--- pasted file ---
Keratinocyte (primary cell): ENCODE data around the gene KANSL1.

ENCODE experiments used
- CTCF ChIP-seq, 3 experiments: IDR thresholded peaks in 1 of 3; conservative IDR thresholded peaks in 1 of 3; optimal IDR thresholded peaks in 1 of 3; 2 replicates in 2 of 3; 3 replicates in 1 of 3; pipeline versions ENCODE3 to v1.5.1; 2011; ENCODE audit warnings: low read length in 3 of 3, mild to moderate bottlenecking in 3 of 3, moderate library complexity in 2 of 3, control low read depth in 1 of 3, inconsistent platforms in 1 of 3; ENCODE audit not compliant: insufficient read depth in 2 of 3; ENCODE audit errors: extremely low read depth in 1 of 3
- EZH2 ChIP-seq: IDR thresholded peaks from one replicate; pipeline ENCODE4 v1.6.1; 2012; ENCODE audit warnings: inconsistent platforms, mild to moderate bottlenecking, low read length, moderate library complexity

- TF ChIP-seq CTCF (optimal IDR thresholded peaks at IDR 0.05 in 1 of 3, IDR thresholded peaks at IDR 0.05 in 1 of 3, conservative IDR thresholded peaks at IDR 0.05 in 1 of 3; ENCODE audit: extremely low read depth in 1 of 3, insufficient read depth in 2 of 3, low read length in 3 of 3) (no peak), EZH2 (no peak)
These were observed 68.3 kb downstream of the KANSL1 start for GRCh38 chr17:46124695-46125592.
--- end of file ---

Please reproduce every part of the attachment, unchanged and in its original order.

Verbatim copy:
Keratinocyte (primary cell): ENCODE data around the gene KANSL1.

ENCODE experiments used
- CTCF ChIP-seq, 3 experiments: IDR thresholded peaks in 1 of 3; conservative IDR thresholded peaks in 1 of 3; optimal IDR thresholded peaks in 1 of 3; 2 replicates in 2 of 3; 3 replicates in 1 of 3; pipeline versions ENCODE3 to v1.5.1; 2011; ENCODE audit warnings: low read length in 3 of 3, mild to moderate bottlenecking in 3 of 3, moderate library complexity in 2 of 3, control low read depth in 1 of 3, inconsistent platforms in 1 of 3; ENCODE audit not compliant: insufficient read depth in 2 of 3; ENCODE audit errors: extremely low read depth in 1 of 3
- EZH2 ChIP-seq: IDR thresholded peaks from one replicate; pipeline ENCODE4 v1.6.1; 2012; ENCODE audit warnings: inconsistent platforms, mild to moderate bottlenecking, low read length, moderate library complexity

- TF ChIP-seq CTCF (optimal IDR thresholded peaks at IDR 0.05 in 1 of 3, IDR thresholded peaks at IDR 0.05 in 1 of 3, conservative IDR thresholded peaks at IDR 0.05 in 1 of 3; ENCODE audit: extremely low read depth in 1 of 3, insufficient read depth in 2 of 3, low read length in 3 of 3) (no peak), EZH2 (no peak)
These were observed 68.3 kb downstream of the KANSL1 start for GRCh38 chr17:46124695-46125592.